Mitch: One thing that I would caution and encourage is to think about market research in a new way. I think it’s important to keep in mind that as human beings we are just naturally drawn to the familiar. As the saying goes, familiarity breeds comfort. In my experience, consumers tend to be very literal and very short-sighted when it comes to brand extendibility. In focus groups and other forms of market research, when they see brands in new unfamiliar applications, their natural reaction, their knee-jerk reaction is to reject the idea because it seems foreign. When this happens, it’s important to understand what the basis is for consumers not seeing a connection between your brand and a potential new product or service.
In some cases, their rationale may be very solid and well founded, in which case it’s probably safe to assume the new product would be a bad idea for your brand. In other cases, it’s conceivable that consumers may just need a little help to connect dots for them, and that a skillful product positioning and launch can help them suspend some of that disbelief and overcome that hurdle. Just watch out, if you’re too much of a slave to market research, it might limit you significantly in terms of the possibilities that you’re willing to consider for your brand.
George: What an interesting conversation around brand, brand stories, success, and hurdles, and all of the things that I hope started you on a journey around a different direction of the conversation around brand.
Marketing Smarts listeners, did you take lots of notes? I have to ask, what is your one thing, your number one execution opportunity after this podcast episode? Make sure you reach out and let us know in my inbox or on Twitter using the hashtag #MPB2B.
Also, I have to ask are you a free member of the MarketingProfs community yet? If not, head over to Mprofs.com/mptoday. You won’t regret the additional B2B marketing education that you’ll be adding to your life.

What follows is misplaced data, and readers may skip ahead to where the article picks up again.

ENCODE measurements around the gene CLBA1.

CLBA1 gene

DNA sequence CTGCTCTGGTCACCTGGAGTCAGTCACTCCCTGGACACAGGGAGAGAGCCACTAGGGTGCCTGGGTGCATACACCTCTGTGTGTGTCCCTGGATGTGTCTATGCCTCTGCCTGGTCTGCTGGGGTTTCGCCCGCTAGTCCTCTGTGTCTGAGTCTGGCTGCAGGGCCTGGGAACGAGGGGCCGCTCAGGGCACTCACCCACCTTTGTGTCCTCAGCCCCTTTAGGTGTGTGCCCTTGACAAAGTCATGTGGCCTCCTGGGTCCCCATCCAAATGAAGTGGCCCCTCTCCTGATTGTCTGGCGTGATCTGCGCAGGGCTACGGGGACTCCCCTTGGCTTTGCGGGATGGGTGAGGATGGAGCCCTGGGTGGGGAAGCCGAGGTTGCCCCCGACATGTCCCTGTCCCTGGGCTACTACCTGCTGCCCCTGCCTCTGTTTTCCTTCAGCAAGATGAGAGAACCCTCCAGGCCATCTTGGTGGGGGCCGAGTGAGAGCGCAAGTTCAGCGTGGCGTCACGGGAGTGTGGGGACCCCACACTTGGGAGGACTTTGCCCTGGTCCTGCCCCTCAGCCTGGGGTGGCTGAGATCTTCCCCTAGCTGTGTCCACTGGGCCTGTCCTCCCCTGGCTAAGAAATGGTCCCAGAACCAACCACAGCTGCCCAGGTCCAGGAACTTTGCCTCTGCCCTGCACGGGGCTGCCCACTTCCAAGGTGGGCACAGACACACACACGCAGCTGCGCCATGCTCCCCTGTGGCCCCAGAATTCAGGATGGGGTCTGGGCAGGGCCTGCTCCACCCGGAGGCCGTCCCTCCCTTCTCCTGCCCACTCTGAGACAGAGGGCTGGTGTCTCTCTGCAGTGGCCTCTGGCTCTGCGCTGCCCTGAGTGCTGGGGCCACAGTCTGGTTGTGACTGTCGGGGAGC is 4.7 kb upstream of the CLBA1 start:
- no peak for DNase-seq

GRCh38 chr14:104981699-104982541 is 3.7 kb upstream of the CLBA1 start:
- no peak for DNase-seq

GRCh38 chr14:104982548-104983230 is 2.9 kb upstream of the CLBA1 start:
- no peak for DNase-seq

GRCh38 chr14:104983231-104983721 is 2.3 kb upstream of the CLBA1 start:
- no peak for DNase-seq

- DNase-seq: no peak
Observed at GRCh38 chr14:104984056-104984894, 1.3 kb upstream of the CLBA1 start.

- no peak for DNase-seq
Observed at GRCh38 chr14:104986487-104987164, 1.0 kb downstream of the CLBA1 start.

We’d like it if you could leave us a rating or review on your favorite podcast app, but we’d love it if you would share this episode with a coworker or friend. Until we meet in the next episode where we talk with Bob Wiesner about four steps to stronger case studies, I hope you do just a couple of things. One, reach out and let us know what conversation you’d like to listen in on next. Two, focus on getting 1% better at your craft each and every day. Finally, remember to be a happy, helpful, humble B2B human.
We’ll see you in the next episode of the Marketing Smarts Podcast.
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Published on August 4, 2022
Mitch Duckler, founder and managing partner of FullSurge, a brand and marketing strategy consultancy based in Chicago. He has 30+ years of line management and strategy consulting experience in branding and marketing, customer and consumer insights, and innovation. His Amazon bestselling book The Indispensable Brand guides readers on how to build a brand strategy that rises above the noise and monotony, transforming brands from indistinguishable into indispensable.
LinkedIn: Mitch Duckler